Ratatouille, Anyone?

Ratatouille, Anyone?

It’s not often that I thank film makers for including a great health message for kids (and adults) in their films, but this time I must. Last week we took our 12 year old son to see Ratatouille. We expected it to be a delightful family film and it was. We all thoroughly enjoyed it. The next day my wife decided to serve something for lunch that was not on our son’s normal menu of favorite foods. While our son was helping with lunch preparations he showed unusual interest in learning new cooking skills and even though he didn’t normally eat the dish we were having for lunch, he suggested some additional ingredients that he thought would make it better (and they did). We sat down together, said our family’s traditional thanks for the food, and began our meal. After the first bite, our son closed his eyes and exclaimed, “A symphony of flavor!” So, thank you Pixar for proclaiming that “Anyone can cook!”, for showing amazing freshly prepared foods that included vegetables, and for making it exciting for kids to try new foods. Two enthusiastic spoons ups from this reviewer!!!

Ratatouille — As seen in the movie :-)

Traditional Ratatouille is a stew-like vegetable dish. By skewering the vegetables during cooking, you keep them in decorative order and easily arrange them on serving plates and garnish to look like the elegant dish served in the Pixar movie, Ratatouille.

  • 2 tablespoons olive oil
  • 2 cloves garlic, crushed and minced
  • 1 large onion, quartered and thinly sliced
  • 2 green bell peppers, coarsely chopped
  • 8 Roma tomatoes, 4 coarsely chopped and 4 thinly sliced
  • 2 small eggplant (about the same diameter as the zucchini), thinly sliced
  • 3 to 4 small yellow squash, thinly sliced
  • 3 to 4 small zucchini, thinly sliced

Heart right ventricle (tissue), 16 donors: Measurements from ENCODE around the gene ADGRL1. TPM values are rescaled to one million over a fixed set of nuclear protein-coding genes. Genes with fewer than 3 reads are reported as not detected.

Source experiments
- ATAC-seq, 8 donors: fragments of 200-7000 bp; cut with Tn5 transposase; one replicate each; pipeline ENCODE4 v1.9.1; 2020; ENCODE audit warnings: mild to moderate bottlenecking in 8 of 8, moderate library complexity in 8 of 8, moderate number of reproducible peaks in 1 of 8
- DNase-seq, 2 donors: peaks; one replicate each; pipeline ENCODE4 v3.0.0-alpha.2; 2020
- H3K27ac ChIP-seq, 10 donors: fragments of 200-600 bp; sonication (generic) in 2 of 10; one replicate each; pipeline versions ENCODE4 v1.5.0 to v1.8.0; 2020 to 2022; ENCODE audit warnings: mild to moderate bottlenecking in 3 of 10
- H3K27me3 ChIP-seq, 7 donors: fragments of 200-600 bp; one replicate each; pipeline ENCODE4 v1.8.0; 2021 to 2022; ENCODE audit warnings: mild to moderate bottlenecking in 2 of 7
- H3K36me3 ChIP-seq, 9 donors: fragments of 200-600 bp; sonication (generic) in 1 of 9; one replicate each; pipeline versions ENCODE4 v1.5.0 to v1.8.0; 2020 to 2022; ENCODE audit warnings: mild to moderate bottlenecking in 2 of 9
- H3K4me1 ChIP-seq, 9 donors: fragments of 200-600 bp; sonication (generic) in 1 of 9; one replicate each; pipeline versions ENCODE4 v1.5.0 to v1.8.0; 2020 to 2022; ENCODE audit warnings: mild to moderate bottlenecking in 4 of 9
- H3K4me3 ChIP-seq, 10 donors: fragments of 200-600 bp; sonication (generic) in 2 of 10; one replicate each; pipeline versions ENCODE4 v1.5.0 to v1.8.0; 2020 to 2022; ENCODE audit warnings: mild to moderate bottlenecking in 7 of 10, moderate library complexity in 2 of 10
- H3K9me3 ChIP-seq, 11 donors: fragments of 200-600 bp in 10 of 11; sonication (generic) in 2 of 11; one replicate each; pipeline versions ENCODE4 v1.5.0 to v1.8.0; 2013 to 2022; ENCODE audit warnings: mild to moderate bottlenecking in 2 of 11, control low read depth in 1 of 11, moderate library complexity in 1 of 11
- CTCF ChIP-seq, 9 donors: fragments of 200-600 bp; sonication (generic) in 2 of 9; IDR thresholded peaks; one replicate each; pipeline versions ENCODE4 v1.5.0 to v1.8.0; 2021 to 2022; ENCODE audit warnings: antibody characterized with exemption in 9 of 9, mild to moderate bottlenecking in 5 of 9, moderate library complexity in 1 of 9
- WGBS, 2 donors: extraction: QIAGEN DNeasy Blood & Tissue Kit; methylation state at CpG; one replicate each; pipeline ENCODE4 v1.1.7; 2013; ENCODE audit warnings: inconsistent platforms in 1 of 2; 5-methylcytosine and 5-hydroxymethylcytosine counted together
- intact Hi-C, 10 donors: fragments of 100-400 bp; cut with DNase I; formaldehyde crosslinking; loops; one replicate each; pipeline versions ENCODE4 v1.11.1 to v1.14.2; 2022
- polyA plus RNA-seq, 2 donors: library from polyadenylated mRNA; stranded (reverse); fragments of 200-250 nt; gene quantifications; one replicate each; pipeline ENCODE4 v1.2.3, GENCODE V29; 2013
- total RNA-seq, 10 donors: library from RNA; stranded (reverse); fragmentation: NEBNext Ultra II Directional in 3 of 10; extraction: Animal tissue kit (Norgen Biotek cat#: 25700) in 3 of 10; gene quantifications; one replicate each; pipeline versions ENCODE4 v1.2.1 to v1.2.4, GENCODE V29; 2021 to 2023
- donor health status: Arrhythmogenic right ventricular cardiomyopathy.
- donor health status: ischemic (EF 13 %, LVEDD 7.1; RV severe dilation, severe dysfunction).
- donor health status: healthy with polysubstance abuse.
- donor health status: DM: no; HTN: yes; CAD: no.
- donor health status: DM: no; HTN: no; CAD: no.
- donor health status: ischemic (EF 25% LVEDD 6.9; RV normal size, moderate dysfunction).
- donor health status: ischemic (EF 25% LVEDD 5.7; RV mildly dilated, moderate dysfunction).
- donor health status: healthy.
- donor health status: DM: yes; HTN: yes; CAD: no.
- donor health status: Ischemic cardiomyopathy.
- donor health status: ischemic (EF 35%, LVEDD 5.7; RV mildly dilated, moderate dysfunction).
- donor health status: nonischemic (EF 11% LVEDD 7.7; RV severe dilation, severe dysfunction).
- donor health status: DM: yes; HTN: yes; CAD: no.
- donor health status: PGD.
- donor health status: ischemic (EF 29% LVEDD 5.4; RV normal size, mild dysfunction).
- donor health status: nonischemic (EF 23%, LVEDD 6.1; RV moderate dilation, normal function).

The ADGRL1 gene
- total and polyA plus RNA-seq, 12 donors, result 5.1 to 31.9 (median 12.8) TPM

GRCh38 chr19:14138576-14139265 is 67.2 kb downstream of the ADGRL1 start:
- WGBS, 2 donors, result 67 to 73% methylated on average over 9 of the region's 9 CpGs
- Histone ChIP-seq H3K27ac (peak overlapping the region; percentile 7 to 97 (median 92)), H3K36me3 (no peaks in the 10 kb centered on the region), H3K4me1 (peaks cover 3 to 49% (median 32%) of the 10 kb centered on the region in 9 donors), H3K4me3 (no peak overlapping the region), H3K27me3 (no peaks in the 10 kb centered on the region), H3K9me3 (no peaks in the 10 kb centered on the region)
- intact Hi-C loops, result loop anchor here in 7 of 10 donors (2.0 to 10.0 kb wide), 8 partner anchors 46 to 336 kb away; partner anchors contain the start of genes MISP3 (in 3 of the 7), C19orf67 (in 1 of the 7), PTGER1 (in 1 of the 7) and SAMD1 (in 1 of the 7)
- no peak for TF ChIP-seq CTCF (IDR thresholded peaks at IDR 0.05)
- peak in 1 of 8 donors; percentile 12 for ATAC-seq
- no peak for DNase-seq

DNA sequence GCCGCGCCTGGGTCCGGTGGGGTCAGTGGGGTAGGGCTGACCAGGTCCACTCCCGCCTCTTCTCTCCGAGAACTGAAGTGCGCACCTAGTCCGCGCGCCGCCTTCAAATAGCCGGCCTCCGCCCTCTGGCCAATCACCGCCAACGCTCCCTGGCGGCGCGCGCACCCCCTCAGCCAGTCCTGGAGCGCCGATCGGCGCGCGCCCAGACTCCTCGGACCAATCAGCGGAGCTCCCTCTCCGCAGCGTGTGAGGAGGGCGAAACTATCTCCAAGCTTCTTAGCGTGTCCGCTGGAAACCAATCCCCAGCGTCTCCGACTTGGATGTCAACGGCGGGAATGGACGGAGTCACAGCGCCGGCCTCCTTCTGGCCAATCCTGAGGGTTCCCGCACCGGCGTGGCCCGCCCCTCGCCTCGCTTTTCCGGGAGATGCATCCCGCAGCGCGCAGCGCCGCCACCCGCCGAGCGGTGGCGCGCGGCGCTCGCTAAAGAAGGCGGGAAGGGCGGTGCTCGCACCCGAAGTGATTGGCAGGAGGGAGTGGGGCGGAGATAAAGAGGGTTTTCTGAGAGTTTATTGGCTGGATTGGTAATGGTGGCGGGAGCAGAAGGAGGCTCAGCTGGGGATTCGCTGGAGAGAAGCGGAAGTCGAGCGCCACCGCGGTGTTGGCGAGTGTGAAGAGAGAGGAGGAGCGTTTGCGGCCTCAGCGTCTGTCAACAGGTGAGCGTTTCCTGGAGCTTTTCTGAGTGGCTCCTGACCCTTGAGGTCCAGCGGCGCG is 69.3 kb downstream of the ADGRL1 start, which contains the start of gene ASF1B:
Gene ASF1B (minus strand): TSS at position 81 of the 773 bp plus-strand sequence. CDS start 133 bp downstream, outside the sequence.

• 1/4 cup fresh basil, coarsely chopped (or 1 teaspoon dried basil)
  • 1/8 cup fresh oregano, coarsely chopped (or 1/2 teaspoon dried oregano)
  • 1/8 cup fresh thyme, coarsely chopped (or 1/4 teaspoon dried leaf thyme)
  • 2 tablespoons chopped fresh parsley


In a 4-quart Dutch oven or saucepan, heat olive oil over medium heat. Add garlic and onions and cook, stirring often, until softened, about 6 to 7 minutes. Add peppers; stir to combine. Add chopped tomatoes and herbs; mix well. Arrange eggplant, zucchini, squash, and sliced tomatoes on skewers in alternating layers. Place skewers in a baking dish and cover with sauce. Cook the mixture in a 325 degree oven for about 35 minutes, or until vegetables are tender, but not too soft. Remove skewers from pan and carefully pull skewer from vegetables so they remain in order. Arrange in a colorful pattern on the plate, top with sauce and a sprig of fresh basil. Bon appetite!
Serves 6.

Dr. Alan Greene

Dr. Greene is a practicing physician, author, national and international TEDx speaker, and global health advocate. He is a graduate of Princeton University and University of California San Francisco.

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